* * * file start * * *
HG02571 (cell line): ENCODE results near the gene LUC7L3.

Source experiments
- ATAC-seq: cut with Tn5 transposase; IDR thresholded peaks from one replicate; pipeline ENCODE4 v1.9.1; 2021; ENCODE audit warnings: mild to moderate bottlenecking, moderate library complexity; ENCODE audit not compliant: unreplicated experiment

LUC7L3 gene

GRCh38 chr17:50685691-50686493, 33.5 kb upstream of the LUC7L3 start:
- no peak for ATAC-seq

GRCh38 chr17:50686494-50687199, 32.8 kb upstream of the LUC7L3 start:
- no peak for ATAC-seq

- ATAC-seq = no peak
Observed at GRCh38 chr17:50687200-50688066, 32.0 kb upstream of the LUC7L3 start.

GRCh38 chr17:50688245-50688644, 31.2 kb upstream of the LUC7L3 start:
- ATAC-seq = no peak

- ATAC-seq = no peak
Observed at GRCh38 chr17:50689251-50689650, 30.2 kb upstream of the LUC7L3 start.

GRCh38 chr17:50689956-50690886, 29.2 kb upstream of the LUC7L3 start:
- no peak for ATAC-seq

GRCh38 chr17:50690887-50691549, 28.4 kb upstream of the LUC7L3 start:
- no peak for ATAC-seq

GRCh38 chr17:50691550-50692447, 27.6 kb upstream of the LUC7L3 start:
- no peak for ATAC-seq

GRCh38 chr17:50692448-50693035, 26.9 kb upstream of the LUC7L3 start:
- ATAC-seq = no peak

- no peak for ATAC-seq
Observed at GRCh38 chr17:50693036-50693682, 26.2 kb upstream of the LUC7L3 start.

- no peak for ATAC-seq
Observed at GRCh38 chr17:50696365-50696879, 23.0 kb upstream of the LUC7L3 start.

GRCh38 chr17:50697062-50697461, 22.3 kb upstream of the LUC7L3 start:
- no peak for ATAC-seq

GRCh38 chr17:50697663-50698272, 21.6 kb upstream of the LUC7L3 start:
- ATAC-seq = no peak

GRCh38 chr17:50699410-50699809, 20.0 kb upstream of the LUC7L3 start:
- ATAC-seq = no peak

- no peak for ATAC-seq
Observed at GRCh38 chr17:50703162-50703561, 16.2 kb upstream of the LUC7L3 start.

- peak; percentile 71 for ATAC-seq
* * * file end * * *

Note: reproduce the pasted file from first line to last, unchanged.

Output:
HG02571 (cell line): ENCODE results near the gene LUC7L3.

Source experiments
- ATAC-seq: cut with Tn5 transposase; IDR thresholded peaks from one replicate; pipeline ENCODE4 v1.9.1; 2021; ENCODE audit warnings: mild to moderate bottlenecking, moderate library complexity; ENCODE audit not compliant: unreplicated experiment

LUC7L3 gene

GRCh38 chr17:50685691-50686493, 33.5 kb upstream of the LUC7L3 start:
- no peak for ATAC-seq

GRCh38 chr17:50686494-50687199, 32.8 kb upstream of the LUC7L3 start:
- no peak for ATAC-seq

- ATAC-seq = no peak
Observed at GRCh38 chr17:50687200-50688066, 32.0 kb upstream of the LUC7L3 start.

GRCh38 chr17:50688245-50688644, 31.2 kb upstream of the LUC7L3 start:
- ATAC-seq = no peak

- ATAC-seq = no peak
Observed at GRCh38 chr17:50689251-50689650, 30.2 kb upstream of the LUC7L3 start.

GRCh38 chr17:50689956-50690886, 29.2 kb upstream of the LUC7L3 start:
- no peak for ATAC-seq

GRCh38 chr17:50690887-50691549, 28.4 kb upstream of the LUC7L3 start:
- no peak for ATAC-seq

GRCh38 chr17:50691550-50692447, 27.6 kb upstream of the LUC7L3 start:
- no peak for ATAC-seq

GRCh38 chr17:50692448-50693035, 26.9 kb upstream of the LUC7L3 start:
- ATAC-seq = no peak

- no peak for ATAC-seq
Observed at GRCh38 chr17:50693036-50693682, 26.2 kb upstream of the LUC7L3 start.

- no peak for ATAC-seq
Observed at GRCh38 chr17:50696365-50696879, 23.0 kb upstream of the LUC7L3 start.

GRCh38 chr17:50697062-50697461, 22.3 kb upstream of the LUC7L3 start:
- no peak for ATAC-seq

GRCh38 chr17:50697663-50698272, 21.6 kb upstream of the LUC7L3 start:
- ATAC-seq = no peak

GRCh38 chr17:50699410-50699809, 20.0 kb upstream of the LUC7L3 start:
- ATAC-seq = no peak

- no peak for ATAC-seq
Observed at GRCh38 chr17:50703162-50703561, 16.2 kb upstream of the LUC7L3 start.

- peak; percentile 71 for ATAC-seq